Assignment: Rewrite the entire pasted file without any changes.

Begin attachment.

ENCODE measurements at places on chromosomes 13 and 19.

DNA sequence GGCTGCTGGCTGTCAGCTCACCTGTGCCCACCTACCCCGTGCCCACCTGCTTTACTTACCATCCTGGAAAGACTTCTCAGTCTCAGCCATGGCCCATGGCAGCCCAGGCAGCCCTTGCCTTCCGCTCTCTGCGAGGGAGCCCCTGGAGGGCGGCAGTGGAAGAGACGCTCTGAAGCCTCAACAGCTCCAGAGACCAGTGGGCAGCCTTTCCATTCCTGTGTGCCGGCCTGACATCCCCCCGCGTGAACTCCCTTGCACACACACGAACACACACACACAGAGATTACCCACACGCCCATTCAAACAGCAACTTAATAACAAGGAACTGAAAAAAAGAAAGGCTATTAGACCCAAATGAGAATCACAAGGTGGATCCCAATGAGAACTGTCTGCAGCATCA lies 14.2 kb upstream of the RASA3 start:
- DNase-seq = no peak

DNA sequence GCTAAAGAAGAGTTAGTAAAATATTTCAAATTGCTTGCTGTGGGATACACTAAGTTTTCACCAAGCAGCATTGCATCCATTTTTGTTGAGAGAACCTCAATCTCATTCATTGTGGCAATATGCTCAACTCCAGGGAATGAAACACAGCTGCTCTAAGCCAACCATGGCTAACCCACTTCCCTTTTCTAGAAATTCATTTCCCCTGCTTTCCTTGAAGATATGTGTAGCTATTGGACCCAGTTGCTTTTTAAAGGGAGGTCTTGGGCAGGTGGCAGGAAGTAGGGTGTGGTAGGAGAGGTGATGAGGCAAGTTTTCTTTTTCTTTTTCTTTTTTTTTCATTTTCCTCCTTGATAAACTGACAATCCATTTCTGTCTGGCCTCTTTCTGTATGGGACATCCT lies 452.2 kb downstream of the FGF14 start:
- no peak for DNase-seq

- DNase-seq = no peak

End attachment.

ENCODE measurements at places on chromosomes 13 and 19.

DNA sequence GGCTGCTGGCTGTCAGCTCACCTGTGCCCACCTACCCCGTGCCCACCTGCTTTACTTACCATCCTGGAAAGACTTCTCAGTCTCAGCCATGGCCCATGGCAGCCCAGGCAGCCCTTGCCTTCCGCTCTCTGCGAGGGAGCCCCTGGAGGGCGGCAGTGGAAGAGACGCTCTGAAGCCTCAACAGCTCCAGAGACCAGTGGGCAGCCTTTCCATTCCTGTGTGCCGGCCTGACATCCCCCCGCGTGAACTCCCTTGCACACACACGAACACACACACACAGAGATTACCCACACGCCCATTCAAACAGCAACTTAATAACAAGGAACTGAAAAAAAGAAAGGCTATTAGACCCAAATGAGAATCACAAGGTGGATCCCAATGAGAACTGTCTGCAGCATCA lies 14.2 kb upstream of the RASA3 start:
- DNase-seq = no peak

DNA sequence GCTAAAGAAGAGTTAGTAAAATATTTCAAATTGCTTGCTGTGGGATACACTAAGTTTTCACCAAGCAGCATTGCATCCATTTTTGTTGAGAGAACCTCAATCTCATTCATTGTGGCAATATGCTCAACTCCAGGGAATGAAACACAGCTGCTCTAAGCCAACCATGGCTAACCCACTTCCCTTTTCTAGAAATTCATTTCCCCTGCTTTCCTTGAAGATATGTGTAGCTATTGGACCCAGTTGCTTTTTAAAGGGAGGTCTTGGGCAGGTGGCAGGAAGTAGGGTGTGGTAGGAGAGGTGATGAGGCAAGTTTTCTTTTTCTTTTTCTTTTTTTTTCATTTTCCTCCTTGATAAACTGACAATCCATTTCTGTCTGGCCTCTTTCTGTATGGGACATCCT lies 452.2 kb downstream of the FGF14 start:
- no peak for DNase-seq

- DNase-seq = no peak